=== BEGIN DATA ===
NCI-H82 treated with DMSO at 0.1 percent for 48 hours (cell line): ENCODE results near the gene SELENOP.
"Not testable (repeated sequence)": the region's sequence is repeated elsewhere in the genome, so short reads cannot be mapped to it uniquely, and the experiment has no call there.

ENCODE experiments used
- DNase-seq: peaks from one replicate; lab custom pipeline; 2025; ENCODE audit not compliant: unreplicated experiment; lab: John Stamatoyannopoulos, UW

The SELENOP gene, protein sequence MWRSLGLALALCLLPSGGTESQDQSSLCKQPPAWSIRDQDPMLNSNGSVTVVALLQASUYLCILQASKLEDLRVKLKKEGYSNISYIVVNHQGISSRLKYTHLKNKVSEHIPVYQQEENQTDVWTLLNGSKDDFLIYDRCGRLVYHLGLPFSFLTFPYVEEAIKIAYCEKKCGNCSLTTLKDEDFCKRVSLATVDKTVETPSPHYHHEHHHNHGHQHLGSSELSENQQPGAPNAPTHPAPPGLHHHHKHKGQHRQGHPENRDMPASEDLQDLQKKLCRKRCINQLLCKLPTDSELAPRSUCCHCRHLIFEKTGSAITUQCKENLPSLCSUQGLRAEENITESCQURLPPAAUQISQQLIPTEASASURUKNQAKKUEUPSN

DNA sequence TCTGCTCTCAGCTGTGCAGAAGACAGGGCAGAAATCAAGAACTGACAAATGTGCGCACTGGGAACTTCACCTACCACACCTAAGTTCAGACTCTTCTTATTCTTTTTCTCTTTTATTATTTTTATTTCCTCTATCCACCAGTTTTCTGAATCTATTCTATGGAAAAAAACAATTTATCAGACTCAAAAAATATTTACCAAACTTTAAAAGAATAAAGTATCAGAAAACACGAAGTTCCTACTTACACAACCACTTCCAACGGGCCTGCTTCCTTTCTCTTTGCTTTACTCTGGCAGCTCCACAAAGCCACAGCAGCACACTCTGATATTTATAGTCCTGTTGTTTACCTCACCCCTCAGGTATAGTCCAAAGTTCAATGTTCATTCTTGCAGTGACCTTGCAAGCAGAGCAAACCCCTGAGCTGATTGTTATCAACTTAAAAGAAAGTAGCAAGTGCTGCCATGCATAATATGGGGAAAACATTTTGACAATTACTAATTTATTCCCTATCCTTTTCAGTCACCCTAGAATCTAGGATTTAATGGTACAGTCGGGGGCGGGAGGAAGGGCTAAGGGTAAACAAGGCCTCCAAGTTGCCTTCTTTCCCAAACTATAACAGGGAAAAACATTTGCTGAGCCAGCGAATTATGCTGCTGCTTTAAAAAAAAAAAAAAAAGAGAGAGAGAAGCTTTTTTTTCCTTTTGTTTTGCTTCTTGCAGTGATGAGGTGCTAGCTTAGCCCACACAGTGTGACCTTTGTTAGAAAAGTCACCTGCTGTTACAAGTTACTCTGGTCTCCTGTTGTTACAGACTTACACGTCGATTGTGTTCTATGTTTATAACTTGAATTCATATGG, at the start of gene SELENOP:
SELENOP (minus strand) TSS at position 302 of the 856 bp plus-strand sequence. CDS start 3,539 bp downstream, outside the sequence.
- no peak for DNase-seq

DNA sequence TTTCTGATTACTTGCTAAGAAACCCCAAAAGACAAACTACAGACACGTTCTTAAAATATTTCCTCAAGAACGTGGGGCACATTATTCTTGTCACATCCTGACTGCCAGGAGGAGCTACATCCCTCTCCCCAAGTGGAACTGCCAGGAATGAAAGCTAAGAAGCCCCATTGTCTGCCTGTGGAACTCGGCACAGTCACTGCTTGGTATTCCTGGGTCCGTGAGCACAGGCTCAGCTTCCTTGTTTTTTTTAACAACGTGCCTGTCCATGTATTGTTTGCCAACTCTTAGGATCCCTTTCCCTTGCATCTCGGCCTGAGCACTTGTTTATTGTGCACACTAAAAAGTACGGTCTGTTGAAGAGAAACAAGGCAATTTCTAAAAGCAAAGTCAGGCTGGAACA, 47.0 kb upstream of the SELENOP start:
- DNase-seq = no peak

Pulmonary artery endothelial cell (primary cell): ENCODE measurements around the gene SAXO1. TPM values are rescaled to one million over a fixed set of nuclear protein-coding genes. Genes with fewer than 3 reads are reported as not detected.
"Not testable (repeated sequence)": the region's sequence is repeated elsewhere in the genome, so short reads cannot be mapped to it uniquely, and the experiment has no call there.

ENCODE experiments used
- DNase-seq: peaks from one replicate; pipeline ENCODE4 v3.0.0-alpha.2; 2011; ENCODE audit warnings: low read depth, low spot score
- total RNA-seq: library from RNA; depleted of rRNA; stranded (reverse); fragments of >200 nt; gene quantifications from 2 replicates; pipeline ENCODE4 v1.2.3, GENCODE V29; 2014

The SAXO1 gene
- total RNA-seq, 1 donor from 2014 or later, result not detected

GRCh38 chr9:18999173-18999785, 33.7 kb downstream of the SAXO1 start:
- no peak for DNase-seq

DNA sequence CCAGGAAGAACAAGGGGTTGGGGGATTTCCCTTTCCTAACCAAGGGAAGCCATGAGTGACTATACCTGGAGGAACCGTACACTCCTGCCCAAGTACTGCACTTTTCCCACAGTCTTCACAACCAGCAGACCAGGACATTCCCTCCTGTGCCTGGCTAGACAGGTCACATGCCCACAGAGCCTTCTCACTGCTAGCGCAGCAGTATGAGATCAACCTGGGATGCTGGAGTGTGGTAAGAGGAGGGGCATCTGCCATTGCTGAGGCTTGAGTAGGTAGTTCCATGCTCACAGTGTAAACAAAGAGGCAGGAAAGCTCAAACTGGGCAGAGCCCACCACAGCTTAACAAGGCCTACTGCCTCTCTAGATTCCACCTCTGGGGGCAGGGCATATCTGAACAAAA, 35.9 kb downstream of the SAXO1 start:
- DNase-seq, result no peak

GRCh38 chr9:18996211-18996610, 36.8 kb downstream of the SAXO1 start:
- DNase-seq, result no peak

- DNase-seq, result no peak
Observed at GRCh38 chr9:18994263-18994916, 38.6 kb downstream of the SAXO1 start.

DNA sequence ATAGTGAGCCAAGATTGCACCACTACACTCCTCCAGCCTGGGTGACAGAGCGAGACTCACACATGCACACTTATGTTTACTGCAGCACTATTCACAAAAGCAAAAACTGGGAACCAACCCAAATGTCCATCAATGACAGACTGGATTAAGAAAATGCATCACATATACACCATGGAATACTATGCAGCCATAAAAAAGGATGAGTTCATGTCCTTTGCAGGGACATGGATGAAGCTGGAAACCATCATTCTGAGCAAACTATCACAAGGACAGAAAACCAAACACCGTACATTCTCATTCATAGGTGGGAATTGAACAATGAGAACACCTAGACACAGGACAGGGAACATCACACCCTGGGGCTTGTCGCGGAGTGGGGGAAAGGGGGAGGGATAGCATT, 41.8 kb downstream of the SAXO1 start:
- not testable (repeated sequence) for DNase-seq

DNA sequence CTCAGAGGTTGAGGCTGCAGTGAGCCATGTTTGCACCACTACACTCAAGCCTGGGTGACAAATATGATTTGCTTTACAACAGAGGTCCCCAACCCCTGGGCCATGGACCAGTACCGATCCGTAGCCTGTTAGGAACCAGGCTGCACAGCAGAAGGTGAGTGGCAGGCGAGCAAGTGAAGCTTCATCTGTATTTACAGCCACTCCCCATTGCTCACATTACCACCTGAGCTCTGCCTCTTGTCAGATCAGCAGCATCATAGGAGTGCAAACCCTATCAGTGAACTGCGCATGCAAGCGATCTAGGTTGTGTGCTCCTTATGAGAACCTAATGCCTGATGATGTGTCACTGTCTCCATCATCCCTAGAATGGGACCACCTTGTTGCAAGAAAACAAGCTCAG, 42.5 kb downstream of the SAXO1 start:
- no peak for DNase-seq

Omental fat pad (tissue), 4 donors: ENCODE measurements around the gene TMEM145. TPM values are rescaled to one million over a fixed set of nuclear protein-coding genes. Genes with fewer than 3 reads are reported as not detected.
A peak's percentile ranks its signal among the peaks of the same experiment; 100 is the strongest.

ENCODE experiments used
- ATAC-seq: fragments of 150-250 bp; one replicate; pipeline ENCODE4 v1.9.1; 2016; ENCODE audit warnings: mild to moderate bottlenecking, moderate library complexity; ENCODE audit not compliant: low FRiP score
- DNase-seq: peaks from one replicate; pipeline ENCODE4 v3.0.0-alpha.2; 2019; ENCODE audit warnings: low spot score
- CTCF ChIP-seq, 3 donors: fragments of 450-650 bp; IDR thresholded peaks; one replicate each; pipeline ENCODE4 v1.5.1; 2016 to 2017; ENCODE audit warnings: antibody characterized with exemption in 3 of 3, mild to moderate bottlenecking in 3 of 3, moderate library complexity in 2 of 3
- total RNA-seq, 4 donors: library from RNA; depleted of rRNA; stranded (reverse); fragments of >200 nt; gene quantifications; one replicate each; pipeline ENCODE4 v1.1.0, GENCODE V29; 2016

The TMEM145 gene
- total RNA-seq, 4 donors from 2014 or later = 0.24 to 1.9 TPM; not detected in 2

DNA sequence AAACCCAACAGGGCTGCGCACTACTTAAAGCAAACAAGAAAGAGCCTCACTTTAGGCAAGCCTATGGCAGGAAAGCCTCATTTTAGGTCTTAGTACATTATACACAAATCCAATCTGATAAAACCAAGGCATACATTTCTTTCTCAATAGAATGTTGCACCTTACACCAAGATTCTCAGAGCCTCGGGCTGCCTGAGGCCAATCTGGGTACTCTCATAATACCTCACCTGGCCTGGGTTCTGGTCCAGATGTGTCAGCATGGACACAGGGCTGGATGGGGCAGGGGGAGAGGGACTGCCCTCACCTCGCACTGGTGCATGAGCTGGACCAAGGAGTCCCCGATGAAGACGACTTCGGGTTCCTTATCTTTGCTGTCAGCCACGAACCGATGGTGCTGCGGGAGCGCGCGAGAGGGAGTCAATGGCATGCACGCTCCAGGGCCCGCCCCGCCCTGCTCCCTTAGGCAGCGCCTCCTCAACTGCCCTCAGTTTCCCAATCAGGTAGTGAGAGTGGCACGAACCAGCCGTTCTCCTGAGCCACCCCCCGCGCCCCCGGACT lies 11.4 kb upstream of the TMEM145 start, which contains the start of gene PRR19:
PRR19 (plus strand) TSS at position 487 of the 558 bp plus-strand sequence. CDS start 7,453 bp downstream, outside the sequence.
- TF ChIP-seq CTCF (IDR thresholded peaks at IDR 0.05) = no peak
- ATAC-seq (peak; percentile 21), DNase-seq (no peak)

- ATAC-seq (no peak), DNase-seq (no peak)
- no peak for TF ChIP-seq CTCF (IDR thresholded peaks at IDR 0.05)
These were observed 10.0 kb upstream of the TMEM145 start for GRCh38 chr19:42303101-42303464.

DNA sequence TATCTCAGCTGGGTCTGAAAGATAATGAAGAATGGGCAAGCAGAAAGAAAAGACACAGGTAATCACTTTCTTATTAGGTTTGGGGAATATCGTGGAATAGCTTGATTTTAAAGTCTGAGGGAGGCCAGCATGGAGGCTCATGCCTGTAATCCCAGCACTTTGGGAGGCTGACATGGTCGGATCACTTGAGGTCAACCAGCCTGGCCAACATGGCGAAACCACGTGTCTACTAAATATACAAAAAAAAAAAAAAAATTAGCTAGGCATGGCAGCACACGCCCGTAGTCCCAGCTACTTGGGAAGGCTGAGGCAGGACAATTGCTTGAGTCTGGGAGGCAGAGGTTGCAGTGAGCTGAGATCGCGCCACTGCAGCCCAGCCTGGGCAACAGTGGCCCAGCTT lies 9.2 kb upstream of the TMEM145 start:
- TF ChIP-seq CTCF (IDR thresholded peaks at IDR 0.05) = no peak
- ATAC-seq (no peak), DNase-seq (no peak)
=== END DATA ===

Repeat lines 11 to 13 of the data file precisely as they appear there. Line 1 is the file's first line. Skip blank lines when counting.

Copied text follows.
Pulmonary artery endothelial cell (primary cell): ENCODE measurements around the gene SAXO1. TPM values are rescaled to one million over a fixed set of nuclear protein-coding genes. Genes with fewer than 3 reads are reported as not detected.
"Not testable (repeated sequence)": the region's sequence is repeated elsewhere in the genome, so short reads cannot be mapped to it uniquely, and the experiment has no call there.

ENCODE experiments used